Skip to main content

Bills' defensive scheme haunting reminder

Packers didn't make enough plays


ORCHARD PARK, NY—The Bills rushed four and dropped seven. Sound familiar?

It's a defensive scheme that has caused the Packers some of their worst days on the offensive side of the ball. Don't rush, cover.

"The protection was great. There wasn't much rush. They were physical on the outside. Some bad throws, some missed opportunities," Aaron Rodgers said in assessing the Bills' defensive scheme and the Packers offense's response to it.

Attack defense apparently isn't the way you beat the Packers. You beat them by taking their receivers away, or at least that's what Seattle, Detroit and Buffalo did in beating the Packers this year.

"The Bills defense played their scheme. I thought the coverage … they were all over us. We just didn't make enough plays," Coach Mike McCarthy said.

Whatever it was, it forced Rodgers into one of the worst days of his career. The 13 points the Packers scored are the fewest since they managed only seven in a Week 3 loss in Detroit. In the three games against Seattle, Detroit and Buffalo, the Packers have scored a combined 36 points. By comparison, the Packers scored 42 points in the first half alone against the Vikings.

This is not something to be brushed aside. We're talking about the No. 1 scoring team in the league heading into Sunday's game against the Bills. The teams that can rush four, drop seven and play the Packers receivers tight would appear to be the Packers' Kryptonite.

"Rushing four and playing coverage with seven is better than rushing five and covering with six," McCarthy said.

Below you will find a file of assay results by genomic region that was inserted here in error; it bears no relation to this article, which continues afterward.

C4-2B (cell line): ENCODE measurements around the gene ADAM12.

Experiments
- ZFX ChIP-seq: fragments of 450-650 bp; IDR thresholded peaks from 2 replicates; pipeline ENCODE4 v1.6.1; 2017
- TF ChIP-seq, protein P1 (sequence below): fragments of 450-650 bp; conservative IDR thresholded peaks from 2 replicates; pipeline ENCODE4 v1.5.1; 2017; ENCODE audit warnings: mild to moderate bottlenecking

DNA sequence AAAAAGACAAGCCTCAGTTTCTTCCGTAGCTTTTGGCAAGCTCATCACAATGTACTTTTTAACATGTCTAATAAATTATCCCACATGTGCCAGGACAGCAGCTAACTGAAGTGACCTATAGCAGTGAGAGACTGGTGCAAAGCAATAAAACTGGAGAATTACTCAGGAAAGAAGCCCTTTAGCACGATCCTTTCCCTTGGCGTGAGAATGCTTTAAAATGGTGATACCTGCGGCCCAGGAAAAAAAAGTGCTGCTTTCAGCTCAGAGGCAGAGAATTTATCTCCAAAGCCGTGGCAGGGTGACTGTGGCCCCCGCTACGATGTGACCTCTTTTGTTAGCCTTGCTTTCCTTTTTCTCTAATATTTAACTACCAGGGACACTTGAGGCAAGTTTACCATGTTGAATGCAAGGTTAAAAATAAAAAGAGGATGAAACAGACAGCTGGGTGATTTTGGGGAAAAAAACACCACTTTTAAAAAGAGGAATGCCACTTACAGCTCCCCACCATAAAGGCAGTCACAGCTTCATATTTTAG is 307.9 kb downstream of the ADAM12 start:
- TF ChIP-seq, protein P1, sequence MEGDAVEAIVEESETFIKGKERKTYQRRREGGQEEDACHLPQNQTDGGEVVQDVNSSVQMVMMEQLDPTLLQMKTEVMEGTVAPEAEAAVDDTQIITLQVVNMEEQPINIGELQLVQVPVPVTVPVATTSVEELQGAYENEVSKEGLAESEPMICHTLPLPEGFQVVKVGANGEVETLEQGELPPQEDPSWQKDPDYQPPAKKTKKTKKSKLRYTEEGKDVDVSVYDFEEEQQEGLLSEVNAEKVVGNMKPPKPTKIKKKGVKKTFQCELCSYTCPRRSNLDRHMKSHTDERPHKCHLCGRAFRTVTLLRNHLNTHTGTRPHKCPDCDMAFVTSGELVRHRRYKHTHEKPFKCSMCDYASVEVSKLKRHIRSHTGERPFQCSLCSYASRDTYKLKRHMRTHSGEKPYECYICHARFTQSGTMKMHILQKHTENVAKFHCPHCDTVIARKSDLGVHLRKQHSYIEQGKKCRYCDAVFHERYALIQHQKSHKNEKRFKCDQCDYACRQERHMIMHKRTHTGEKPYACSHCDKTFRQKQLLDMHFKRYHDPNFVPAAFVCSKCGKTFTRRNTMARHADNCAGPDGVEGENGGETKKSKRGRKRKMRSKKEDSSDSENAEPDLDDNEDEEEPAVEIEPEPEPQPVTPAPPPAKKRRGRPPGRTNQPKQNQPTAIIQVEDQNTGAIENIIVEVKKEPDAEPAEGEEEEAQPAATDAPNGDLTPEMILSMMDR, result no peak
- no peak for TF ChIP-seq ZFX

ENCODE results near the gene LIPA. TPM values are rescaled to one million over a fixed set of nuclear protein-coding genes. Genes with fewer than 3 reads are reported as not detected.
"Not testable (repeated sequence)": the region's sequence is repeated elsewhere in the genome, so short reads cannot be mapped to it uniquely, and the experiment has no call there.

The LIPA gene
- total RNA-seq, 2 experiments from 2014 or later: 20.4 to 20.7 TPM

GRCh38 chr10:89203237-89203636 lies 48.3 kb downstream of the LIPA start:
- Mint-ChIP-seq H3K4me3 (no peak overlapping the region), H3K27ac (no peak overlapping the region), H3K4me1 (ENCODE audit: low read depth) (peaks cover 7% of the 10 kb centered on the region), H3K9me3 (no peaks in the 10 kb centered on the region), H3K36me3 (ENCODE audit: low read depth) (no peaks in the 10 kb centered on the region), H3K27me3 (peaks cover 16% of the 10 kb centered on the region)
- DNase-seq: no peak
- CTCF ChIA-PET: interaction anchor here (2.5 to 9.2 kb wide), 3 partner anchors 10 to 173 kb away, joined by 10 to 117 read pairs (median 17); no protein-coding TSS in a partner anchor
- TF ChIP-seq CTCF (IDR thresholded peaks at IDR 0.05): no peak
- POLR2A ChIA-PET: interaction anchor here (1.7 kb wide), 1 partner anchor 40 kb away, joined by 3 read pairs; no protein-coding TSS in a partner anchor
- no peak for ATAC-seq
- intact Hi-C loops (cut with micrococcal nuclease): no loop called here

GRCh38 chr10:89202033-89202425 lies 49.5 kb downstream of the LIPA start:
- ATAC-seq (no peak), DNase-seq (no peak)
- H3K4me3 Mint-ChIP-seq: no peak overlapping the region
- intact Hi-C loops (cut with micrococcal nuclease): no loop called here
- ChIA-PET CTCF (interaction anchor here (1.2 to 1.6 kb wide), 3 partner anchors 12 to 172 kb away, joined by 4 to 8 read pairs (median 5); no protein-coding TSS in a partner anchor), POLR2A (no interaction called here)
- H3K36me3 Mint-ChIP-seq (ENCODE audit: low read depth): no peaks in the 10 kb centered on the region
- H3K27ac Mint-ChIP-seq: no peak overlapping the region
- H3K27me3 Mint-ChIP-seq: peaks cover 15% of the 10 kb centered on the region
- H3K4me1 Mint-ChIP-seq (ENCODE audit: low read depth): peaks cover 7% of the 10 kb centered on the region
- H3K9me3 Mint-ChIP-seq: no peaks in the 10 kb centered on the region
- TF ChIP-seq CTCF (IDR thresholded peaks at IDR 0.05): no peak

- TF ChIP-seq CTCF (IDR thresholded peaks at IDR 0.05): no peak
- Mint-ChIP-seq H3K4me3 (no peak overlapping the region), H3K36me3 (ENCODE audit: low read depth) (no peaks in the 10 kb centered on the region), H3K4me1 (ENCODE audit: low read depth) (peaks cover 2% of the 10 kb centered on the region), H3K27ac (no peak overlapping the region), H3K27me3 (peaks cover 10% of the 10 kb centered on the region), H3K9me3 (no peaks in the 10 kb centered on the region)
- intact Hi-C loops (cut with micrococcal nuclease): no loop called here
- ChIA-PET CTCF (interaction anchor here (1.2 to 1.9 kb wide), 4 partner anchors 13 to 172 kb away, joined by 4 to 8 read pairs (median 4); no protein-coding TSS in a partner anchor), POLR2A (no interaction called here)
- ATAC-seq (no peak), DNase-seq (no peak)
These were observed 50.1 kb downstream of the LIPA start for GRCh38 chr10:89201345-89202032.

The fix? Run the ball, which the Packers did effectively (Eddie Lacy rushed for 97 yards and the Packers for 158 total), and win the one-on-ones on the outside. The Packers didn't do the latter.

"It'll be interesting to see when we go back through," Rodgers said, hinting not so subtly that Bill Leavy's officiating crew allowed the Bills secondary to manhandle the Packers' receivers.

It's also important to note Rodgers hit Jordy Nelson on the hands on a play that would've likely resulted in a 94-yard touchdown pass had Nelson not dropped the ball, and Rodgers failed to see a wide open Nelson later in the game.

"Jordy's wide open. They blew the coverage. I threw to the side. If I kick it out one more, Jordy's open for a touchdown," Rodgers said.

Here's the bottom line: What the Packers saw on Sunday, they're going to see again. They're going to see it in two weeks when they host the Lions in a game that'll likely decide the NFC North title, and the Packers will see it in the playoffs, should they have to play the Seahawks a second time this season.

"We set the standard pretty high. We threw some contested throws and didn't get any calls. It was a rough day for the offense," Rodgers said. COMPLETE GAME COVERAGE

This article has been reproduced in a new format and may be missing content or contain faulty links. Please use the Contact Us link in our site footer to report an issue.